Althaia (page 329)

Chapter 11: The Daughters of Thestios

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Bak 5.97-102 – Bakchylides, Odes

for otherwise my father, horse-driving Oineus, would have appeased the anger of holy, white-armed Artemis with  garland of buds, [100] when he entreated her with sacrifices of many goats and red-backed cattle.  Greek Text

Bak 5.70 – Bakchylides, Odes

Among them, the shade of Porthaon’s bold, [70] spear-wielding descendant stood out.  Greek Text

Bak 5.127-54 – Bakchylides, Odes

Then I killed, among many others, Iphiclus and noble Aphares, my mother’s swift brothers; for [130] strong-spirited Ares does not discern a friend in battle—shafts fly blindly from the hands against the souls of the enemy, and bring death [135] to whomever the god wishes. My mother, the hostile daughter of Thestius, did not take this into account; she brought about my evil fate, the fearless woman, and planned my destruction. [140] She took the log of my swift doom out of the ornate chest, and burned it. Fate had marked off that this should be the boundary of my life. I happened to be slaying [145] Clymenus, Daïpylus’ valiant son, whose body was flawless; I had overtaken him in front of the towers. The others [150] were fleeing to the well-built ancient city of Pleuron. And my sweet soul diminished; I knew that my strength was gone, aiai! I breathed my last breath in tears, as I left behind splendid youth.  Greek Text

Cho 602-11 – Aischylos, Choephoroi (Libation Bearers)

Let whoever is not flighty in his wits know this, when he has learned of the device of a lit brand contrived by Thestius’ heartless daughter: [605] she destroyed her own child by burning the charred brand of the same age as he when, coming from his mother’s womb, he cried out, and it aged in pace with him through his life [610] to the day decreed by fateGreek Text

Paus 10.31.3-4 – Pausanias, Description of Greece

But the poem Eoeae, as it is called, and the Minyad agree in giving a different account. For these poems say that Apollo helped the Curetes against the Aetolians, and that Meleager was killed by Apollo. [4] The story about the brand, how it was given by the Fates to Althaea, how Meleager was not to die before the brand was consumed by fire, and how Althaea burnt it up in a passion—this story was first made the subject of a drama by Phrynichus, the son of Polyphradmon, in his Pleuronian Women:—“For chill doom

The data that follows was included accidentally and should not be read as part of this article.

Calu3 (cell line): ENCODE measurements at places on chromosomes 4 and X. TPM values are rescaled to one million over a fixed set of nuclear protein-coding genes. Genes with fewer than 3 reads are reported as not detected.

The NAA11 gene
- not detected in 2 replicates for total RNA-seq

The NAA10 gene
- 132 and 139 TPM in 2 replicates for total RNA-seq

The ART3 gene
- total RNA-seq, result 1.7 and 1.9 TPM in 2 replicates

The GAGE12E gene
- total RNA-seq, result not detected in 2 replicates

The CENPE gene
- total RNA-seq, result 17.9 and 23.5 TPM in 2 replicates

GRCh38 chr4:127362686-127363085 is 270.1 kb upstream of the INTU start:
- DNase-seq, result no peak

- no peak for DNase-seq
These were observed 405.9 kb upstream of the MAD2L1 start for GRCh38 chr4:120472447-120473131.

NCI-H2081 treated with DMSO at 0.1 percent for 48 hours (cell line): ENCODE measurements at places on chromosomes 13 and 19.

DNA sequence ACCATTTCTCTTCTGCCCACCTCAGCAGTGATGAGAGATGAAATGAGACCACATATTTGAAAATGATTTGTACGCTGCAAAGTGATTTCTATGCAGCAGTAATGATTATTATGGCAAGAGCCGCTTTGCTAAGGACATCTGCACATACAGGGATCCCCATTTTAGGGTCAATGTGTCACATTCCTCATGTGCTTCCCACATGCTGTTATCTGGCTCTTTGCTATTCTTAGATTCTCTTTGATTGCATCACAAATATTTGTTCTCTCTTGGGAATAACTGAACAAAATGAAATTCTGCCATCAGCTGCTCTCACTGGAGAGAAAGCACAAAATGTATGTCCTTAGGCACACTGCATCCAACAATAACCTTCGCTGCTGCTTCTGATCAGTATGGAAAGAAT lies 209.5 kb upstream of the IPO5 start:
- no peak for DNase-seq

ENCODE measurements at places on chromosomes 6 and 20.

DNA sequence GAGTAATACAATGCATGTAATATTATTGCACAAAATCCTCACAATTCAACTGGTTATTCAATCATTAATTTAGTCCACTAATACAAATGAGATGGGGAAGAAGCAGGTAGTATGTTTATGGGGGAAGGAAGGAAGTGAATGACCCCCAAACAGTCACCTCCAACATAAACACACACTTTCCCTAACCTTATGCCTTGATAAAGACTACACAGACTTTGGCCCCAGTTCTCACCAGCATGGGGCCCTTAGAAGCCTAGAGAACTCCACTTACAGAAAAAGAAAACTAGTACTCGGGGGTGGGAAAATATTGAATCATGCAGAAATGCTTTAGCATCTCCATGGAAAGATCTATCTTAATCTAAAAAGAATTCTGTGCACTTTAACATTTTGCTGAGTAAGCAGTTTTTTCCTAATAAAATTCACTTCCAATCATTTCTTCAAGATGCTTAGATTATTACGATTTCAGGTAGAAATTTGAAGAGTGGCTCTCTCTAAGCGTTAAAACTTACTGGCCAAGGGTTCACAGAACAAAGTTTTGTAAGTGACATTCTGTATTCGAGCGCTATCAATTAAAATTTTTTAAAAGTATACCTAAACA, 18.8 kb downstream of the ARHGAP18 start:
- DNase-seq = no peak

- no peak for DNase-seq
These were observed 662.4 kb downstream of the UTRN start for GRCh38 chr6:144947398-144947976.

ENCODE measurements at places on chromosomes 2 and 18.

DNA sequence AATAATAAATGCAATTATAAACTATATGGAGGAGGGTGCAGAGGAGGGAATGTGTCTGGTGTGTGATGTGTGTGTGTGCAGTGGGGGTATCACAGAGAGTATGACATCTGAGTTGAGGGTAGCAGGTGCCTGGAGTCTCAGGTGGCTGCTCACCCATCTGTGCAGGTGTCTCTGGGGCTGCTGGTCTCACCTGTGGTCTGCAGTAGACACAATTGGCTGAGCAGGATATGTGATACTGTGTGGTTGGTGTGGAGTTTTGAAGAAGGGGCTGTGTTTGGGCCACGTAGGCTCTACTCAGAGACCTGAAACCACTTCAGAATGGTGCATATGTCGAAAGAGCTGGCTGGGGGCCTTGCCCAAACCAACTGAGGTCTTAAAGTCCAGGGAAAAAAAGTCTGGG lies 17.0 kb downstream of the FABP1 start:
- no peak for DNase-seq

He escaped not, but a swift flame consumed him,
As the brand was destroyed by his terrible mother, contriver of evil.
Polyphradmon, Pleuronian Women, unknown location. However, it appears that Phrynichus did not elaborate the story as a man would his own invention, but only touched on it as one already in the mouths of everybody in Greece.  Greek Text

Il 9.529-99 – Homer, Iliad

The Curetes on a time were fighting and the Aetolians staunch in battle [530] around the city of Calydon, and were slaying one another, the Aetolians defending lovely Calydon and the Curetes fain to waste it utterly in war. For upon their folk had Artemis of the golden throne sent a plague in wrath that Oeneus offered not to her the first-fruits of the harvest in his rich orchard land; [535] whereas the other gods feasted on hecatombs, and it was to the daughter of great Zeus alone that he offered not, whether haply he forgat, or marked it not; and he was greatly blinded in heart.  Continue Reading  Greek Text

Paus 10.31.3 – Pausanias, Description of Greece

As to the death of Meleager, Homer says that the Fury heard the curses of Althaea, and that this was the cause of Meleager’s death.  Greek Text

ApB 1.8.3 – Apollodoros, Bibliotheke (Library)

But Meleager in a rage slew the sons of Thestius and gave the skin to Atalanta. However, from grief at the slaughter of her brothers Althaea kindled the brand, and Meleager immediately expired.

But some say that Meleager did not die in that way, but that when the sons of Thestius claimed the skin on the ground that Iphiclus had been the first to hit the boar, war broke out between the Curetes and the Calydonians; and when Meleager had sallied out and slain some of the sons of Thestius, Althaea cursed him, and he in a rage remained at home; however, when the enemy approached the walls, and the citizens supplicated him to come to the rescue, he yielded reluctantly to his wife and sallied forth, and having killed the rest of the sons of Thestius, he himself fell fighting. After the death of Meleager, Althaea and Cleopatra hanged themselves, and the women who mourned the dead man were turned into birds.  Greek Text

Il 2.642 – Homer, Iliad

and fair-haired Meleager was dead.  Greek Text

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Edited by Elena Bianchelli, Retired Senior Lecturer of Classical Languages and Culture, Univ. of Georgia, March 2024.

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